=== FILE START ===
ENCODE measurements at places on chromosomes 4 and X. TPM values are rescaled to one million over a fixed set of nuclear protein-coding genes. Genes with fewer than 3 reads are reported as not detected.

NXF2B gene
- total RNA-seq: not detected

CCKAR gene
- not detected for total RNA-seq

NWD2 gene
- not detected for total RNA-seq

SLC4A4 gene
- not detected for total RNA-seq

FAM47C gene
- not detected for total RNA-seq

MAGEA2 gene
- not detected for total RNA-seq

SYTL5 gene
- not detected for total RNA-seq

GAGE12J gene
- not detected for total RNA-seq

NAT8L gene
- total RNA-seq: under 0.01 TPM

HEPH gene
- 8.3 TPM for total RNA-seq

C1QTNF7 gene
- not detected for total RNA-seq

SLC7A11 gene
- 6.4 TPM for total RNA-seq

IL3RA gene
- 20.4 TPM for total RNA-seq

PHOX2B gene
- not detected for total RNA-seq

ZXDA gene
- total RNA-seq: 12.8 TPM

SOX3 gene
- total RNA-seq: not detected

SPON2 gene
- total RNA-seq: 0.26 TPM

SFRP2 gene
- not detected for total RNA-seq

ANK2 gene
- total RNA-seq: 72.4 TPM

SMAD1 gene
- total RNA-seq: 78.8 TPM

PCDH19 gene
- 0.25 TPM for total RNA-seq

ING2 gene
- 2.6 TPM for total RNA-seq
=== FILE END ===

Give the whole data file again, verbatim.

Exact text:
ENCODE measurements at places on chromosomes 4 and X. TPM values are rescaled to one million over a fixed set of nuclear protein-coding genes. Genes with fewer than 3 reads are reported as not detected.

NXF2B gene
- total RNA-seq: not detected

CCKAR gene
- not detected for total RNA-seq

NWD2 gene
- not detected for total RNA-seq

SLC4A4 gene
- not detected for total RNA-seq

FAM47C gene
- not detected for total RNA-seq

MAGEA2 gene
- not detected for total RNA-seq

SYTL5 gene
- not detected for total RNA-seq

GAGE12J gene
- not detected for total RNA-seq

NAT8L gene
- total RNA-seq: under 0.01 TPM

HEPH gene
- 8.3 TPM for total RNA-seq

C1QTNF7 gene
- not detected for total RNA-seq

SLC7A11 gene
- 6.4 TPM for total RNA-seq

IL3RA gene
- 20.4 TPM for total RNA-seq

PHOX2B gene
- not detected for total RNA-seq

ZXDA gene
- total RNA-seq: 12.8 TPM

SOX3 gene
- total RNA-seq: not detected

SPON2 gene
- total RNA-seq: 0.26 TPM

SFRP2 gene
- not detected for total RNA-seq

ANK2 gene
- total RNA-seq: 72.4 TPM

SMAD1 gene
- total RNA-seq: 78.8 TPM

PCDH19 gene
- 0.25 TPM for total RNA-seq

ING2 gene
- 2.6 TPM for total RNA-seq